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In this Your Healthy Family as part of Mental Health Awareness Month we're continuing our conversation with Dr. Justin Ross, the director of workplace well-being for UCHealth.
There can be a few barriers when it comes to accessing mental health care, and statistically speaking when it comes to men our biggest challenge seems to be our own reluctance to reach out for help.
According to the Centers for Disease Control and Prevention (CDC), in 2020 while 24.7% of women had some form of mental health treatment only 13.4% of men did.
Dr. Ross says, “We know in general - and it’s a big generalization that men are really great at internalizing what we go through and not opening up or not sharing and not seeking help or support when we may be experiencing something. The starting point, in my opinion, is recognizing that what we experience as men is completely normal and human. Things like anxiety, stress and sadness or feelings of being burned out, and relationship struggles. These are experiences that we all have. Being able to relate and validate those experiences with someone who might understand and get it, is really the starting point for getting help.”
So men, if you're not comfortable talking about things with close friends, how can you recognize for yourself that reaching out for professional help is a good idea?
Dr. Ross says, “I think the first part is when you think about self-reflection if you're running into this awareness in yourself, that you're just feeling something that's intense and you can't recover back to your baseline, or you feel off. If you feel like the inner struggle is starting to impact you in the way that you're thinking, feeling, and relating to other people and the way you go about your daily business at home, in your personal life, and at work - those are probably signs to think about - maybe it would help to talk to somebody.”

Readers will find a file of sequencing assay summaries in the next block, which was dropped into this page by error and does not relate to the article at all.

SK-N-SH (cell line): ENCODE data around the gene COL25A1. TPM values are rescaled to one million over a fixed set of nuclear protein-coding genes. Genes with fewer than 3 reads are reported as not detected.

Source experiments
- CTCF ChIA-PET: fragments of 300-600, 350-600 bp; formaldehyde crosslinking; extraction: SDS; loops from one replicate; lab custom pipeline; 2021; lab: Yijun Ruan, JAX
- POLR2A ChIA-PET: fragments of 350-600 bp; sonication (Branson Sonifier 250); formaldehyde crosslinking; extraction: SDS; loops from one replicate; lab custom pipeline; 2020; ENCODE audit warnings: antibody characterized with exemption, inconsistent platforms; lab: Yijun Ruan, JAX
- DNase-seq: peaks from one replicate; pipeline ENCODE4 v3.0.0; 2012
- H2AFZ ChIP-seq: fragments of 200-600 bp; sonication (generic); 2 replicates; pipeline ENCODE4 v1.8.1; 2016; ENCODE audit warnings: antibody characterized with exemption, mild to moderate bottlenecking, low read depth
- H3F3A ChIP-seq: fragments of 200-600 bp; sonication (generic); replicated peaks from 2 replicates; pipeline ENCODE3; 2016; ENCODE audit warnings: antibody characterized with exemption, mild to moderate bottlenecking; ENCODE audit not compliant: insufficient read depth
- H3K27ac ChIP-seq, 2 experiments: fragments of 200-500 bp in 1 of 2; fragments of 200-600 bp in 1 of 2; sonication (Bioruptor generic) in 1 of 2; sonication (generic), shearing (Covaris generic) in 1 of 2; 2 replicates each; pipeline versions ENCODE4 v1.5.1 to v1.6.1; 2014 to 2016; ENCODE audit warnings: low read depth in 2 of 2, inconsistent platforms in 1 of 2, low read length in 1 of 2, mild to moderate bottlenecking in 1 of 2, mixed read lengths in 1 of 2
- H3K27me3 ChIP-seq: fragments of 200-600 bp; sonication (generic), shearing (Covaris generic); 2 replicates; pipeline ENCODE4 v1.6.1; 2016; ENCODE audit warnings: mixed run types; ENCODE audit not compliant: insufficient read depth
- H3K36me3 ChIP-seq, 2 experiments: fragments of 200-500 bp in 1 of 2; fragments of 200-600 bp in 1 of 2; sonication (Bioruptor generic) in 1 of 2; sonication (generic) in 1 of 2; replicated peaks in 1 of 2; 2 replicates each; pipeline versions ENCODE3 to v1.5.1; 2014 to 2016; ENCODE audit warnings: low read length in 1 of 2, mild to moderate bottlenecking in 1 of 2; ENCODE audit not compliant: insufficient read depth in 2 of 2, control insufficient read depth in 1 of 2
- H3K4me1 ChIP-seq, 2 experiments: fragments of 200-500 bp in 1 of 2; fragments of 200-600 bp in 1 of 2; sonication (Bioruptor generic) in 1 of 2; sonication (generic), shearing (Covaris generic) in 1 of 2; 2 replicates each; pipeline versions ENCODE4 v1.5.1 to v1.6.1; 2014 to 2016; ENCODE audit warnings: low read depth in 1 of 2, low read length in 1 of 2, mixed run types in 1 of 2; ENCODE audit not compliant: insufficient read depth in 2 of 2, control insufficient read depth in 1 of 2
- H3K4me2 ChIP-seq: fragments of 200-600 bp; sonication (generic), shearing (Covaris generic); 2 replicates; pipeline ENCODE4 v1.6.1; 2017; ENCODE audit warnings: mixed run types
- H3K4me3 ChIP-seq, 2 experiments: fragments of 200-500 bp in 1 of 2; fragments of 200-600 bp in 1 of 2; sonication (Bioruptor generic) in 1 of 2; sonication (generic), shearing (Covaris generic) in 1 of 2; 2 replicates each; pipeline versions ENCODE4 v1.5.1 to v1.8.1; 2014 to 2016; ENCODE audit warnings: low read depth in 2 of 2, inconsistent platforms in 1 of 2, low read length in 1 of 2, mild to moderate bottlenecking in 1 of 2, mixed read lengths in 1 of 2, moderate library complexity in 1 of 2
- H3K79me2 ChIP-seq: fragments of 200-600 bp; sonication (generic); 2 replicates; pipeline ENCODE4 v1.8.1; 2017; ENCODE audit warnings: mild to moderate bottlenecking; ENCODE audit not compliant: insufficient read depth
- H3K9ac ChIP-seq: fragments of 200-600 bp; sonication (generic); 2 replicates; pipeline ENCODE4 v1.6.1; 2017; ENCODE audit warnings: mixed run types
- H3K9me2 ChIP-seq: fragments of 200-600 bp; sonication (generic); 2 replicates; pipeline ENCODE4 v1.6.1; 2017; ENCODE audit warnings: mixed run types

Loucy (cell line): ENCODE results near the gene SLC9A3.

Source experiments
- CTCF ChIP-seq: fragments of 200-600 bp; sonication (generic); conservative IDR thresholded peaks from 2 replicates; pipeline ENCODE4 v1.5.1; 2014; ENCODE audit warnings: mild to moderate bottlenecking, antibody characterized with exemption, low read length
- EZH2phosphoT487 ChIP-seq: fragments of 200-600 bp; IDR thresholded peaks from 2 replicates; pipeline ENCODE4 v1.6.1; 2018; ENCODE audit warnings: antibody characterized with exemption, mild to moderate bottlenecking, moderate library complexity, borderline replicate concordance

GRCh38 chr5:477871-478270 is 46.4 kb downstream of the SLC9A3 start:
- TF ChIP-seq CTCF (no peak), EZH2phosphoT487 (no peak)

And if you want to help a friend who you think is struggling Dr. Ross says don't just cut to the chase and jump in by telling them, ‘I think you need to see a therapist.' "Keep it as a collaborative open dialogue, rather than saying ‘Go to therapy.’ It can feel really dismissive. Start by providing support and validation like, ‘Hey man what's going on? I've known you for a long time and it seems like something might be getting to you.’ The first thing we need to do is not try to problem-solve. Don't try to make it better and don't try to take it away. Don't try to dismiss their feelings. Just provide validation by asking and then provide support by listening, really listening.”
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